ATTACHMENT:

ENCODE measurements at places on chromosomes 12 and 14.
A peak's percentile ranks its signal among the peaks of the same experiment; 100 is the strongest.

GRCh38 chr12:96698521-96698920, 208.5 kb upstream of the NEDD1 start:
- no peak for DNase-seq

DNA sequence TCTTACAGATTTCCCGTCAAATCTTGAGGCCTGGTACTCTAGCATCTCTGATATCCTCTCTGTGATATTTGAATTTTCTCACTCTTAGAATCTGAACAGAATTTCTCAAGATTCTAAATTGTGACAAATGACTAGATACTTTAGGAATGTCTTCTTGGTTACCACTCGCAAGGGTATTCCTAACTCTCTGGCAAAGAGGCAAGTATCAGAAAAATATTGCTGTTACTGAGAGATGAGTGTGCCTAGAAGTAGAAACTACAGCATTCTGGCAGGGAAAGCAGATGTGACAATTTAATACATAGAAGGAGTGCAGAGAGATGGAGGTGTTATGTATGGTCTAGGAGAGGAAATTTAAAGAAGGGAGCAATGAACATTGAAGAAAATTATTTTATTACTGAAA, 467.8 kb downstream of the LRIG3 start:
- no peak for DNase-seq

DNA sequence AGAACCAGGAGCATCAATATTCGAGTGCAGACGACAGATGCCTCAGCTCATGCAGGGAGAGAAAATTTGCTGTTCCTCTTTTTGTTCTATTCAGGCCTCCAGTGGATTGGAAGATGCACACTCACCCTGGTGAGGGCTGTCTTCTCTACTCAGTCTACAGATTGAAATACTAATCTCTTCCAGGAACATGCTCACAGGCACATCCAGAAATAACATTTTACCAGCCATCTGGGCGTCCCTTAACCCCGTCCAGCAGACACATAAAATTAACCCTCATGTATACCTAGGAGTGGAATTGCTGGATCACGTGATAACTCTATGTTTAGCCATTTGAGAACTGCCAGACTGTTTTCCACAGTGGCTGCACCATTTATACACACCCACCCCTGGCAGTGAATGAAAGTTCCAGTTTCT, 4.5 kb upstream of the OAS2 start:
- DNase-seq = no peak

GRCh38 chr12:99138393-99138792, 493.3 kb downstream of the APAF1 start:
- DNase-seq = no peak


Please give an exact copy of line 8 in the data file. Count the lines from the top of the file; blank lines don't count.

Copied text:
- DNase-seq = no peak